I’m going to be rereading Jonathan Strange & Mr Norrell for Tor.com starting in a couple of weeks [*], and to prepare for I’m doing a bit of research, posts about which will all be tagged as above. I started with Hope Mirrlees’ Lud-in-the-Mist because Jo Walton said that JS&MN “is clearly written from an alternate universe where” it, not Lord of the Rings, was “the great fantasy-defining genre-starting book of the twentieth century, after Dunsany.”
[*] Though not, thankyouverymuch, chapter-by-chapter as I did for LotR and The Hobbit, since the precipitating factor here is the BBC TV adaptation which is expected to be out around the end of the year and JS&MN has 69 chapters.
So this was published in 1926 and is about a town that borders on Fairyland; but, we are told on the first page, “There had, however, been no intercourse between the two countries for many centuries.” This is, however, not accurate: not much later, the reader is told that fairy fruit is still readily available in the town, though its consumption is “regarded as a loathsome and filthy vice.” Trade in fairy fruit is part of what drives the plot. But more broadly, the book is about exposing the inaccuracy of that first statement: where JS&MN is about the return of magic, Lud-in-the-Mist is about the acknowledgement of magic that never actually left. (Well, it’s more complicated than that, but that’s a topic for the reread.)
This is a weird, weird book, partly in the way it portrays magic—where the weirdness is appropriate, because it’s meant to be discomfiting—and partly in the way its tone and plot don’t cohere by the end, which I regard as unfortunate. And indeed, I think it’s interesting to look at JS&MN as taking a very (very!) broadly similar plot arc as Lud-in-the-Mist and devoting much more effort to arguing that the resolution is just.
Speaking of justice, my second reaction after finishing (after “that was weird”) was, “no-one told me it was about law!” This is a book set after the merchants kicked out the aristocracy, who had looked upon fairy things with reverence; the merchants banned everything fairy, but they “substituted law for fairy fruit”: “fairy was delusion, so was the law. At any rate, it was a sort of magic, moulding reality into any shape it chose. But, whereas fairy magic and delusion were for the cozening and robbing of man, the magic of the law was to his intention and for his welfare.” (There’s even a trial late in the book, though the technicality that permits it would never fly these days.)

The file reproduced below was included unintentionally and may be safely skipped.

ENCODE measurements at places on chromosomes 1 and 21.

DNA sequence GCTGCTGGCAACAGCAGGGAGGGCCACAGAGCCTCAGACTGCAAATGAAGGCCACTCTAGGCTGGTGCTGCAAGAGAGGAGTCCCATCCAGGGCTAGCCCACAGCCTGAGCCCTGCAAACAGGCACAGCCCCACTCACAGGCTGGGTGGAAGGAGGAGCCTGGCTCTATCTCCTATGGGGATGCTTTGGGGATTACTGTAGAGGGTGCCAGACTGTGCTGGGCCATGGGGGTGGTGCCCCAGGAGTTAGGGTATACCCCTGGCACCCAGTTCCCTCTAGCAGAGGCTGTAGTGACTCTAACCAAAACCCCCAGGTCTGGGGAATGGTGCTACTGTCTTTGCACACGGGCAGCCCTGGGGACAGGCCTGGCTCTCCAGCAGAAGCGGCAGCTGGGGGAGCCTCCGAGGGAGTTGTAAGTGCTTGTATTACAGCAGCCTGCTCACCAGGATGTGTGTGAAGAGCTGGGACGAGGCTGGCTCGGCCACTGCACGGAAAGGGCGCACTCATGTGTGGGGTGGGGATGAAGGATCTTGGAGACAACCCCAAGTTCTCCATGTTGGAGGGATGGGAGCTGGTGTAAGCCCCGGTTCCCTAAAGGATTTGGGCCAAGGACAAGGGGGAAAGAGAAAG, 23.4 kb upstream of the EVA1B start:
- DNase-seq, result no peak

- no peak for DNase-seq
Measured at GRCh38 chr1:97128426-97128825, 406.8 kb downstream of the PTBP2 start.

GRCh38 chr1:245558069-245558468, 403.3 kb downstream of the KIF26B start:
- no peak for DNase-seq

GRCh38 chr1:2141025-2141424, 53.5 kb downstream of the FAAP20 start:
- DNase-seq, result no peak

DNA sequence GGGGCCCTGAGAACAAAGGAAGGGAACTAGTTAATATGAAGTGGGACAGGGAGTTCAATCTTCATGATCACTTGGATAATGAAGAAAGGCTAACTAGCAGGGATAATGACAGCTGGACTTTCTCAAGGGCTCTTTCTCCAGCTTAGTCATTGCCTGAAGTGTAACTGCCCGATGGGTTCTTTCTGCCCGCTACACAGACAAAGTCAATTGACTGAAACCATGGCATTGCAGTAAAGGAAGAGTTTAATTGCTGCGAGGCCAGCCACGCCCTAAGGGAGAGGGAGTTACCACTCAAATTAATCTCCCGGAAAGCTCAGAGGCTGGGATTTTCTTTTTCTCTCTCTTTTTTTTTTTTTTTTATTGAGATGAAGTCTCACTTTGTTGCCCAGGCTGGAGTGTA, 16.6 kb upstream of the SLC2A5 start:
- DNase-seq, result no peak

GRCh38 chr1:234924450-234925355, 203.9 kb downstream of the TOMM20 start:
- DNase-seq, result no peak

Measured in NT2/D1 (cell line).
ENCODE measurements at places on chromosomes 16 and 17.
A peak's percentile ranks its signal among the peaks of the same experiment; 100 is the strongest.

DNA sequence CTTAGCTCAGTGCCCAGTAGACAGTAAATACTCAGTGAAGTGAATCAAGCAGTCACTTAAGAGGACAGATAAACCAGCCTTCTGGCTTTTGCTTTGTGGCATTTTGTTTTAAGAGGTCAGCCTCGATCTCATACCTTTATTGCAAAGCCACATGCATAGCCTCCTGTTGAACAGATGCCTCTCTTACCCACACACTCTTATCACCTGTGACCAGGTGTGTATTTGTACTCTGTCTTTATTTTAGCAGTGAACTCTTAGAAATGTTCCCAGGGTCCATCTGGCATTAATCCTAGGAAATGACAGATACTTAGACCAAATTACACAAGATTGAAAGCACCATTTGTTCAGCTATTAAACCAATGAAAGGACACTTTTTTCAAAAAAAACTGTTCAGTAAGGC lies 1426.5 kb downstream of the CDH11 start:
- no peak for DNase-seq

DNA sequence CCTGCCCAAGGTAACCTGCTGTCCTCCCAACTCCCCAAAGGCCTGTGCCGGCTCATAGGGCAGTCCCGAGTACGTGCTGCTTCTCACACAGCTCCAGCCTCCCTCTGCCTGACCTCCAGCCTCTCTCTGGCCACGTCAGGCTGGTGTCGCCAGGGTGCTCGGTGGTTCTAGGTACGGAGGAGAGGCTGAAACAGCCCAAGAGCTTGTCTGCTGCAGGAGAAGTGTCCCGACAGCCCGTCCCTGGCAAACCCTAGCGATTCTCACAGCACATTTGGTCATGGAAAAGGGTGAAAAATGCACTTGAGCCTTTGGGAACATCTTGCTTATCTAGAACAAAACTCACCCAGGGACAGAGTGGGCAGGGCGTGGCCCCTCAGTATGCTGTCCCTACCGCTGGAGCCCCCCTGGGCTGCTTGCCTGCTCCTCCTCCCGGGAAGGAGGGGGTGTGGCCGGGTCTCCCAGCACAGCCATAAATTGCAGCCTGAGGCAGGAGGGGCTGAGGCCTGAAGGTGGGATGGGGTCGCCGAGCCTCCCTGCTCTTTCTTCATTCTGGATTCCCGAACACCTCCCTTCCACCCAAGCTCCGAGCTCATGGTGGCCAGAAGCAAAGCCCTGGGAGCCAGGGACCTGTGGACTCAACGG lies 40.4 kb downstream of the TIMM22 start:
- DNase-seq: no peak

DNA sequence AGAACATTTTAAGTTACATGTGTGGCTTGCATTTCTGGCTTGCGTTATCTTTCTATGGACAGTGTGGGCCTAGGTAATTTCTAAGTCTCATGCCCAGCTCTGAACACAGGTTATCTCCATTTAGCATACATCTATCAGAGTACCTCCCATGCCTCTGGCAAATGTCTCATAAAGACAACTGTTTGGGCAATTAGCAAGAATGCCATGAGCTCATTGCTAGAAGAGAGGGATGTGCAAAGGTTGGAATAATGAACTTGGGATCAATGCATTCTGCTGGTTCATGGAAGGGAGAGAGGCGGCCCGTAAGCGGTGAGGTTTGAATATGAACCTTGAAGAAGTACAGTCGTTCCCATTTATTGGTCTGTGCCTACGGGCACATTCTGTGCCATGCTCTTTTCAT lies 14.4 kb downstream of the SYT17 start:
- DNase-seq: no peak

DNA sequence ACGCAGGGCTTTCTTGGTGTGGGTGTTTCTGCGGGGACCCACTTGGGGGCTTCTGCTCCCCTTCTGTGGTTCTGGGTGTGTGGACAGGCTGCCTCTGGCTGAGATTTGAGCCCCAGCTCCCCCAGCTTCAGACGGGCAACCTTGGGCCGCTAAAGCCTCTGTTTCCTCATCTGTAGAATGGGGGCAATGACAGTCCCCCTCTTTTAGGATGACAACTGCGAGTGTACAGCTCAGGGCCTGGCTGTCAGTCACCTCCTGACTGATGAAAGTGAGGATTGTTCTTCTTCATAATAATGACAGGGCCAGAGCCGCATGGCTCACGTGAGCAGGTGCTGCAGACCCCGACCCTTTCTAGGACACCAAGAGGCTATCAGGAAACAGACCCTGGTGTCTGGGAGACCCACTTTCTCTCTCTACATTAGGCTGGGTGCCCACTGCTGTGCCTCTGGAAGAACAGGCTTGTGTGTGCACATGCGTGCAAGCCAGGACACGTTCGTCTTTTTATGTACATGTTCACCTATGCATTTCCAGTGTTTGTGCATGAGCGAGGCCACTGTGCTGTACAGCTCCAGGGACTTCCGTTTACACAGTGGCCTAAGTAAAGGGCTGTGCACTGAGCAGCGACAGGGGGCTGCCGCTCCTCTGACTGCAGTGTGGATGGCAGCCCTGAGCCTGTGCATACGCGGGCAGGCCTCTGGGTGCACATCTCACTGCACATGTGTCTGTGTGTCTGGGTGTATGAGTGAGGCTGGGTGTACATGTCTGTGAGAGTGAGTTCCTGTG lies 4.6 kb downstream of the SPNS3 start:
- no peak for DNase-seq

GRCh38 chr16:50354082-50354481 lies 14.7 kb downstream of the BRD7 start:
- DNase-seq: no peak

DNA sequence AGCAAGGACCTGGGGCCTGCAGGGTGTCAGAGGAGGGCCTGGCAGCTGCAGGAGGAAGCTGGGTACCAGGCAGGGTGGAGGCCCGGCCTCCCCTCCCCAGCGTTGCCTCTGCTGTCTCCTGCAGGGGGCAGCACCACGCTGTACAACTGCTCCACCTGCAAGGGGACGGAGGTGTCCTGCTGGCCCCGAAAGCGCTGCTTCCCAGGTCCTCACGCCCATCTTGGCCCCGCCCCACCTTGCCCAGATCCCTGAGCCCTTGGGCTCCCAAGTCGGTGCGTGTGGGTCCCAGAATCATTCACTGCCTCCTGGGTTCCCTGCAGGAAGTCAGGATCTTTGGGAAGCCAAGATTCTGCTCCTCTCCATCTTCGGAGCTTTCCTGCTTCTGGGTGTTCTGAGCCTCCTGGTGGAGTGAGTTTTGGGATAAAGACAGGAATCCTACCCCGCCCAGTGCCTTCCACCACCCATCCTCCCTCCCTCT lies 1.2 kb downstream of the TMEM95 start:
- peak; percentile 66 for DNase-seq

In terms of relevance to JS&MN, there’s a quote from about halfway through that’s the only thing I highlighted while I was reading: “Reality was beginning to become very shadowy and menacing.” While a bare-bones and unpoetic way of putting it, the way that the books write about magic, and its interaction with what we would call ordinary life, feel similar to me. There’s the similarity, on the very broadest plot levels, of the plots’ concerns: they are books of extremely different scope, but they’re ultimately about the proper place of magic in their societies. There’s also possibly a certain similar ironic tone in the omniscient narration, though I think that JS&MN‘s narrator is a bit warmer (I also can’t remember if Lud-in-the-Mist‘s narrator ever uses “I” instead of the occasional “we.”).
Anyway, worth reading, glad I did, but strange book and I’m not sure I actively recommend it. However, it is currently in print in the US as well as the UK, so it’s at least easy for people to give it a try. (The US ebook covers showing at Amazon and B&N are kind of hilariously wrong. I’m using the current UK cover here, which is sufficiently abstract that I have no idea what it’s depicting, but at least is pretty.)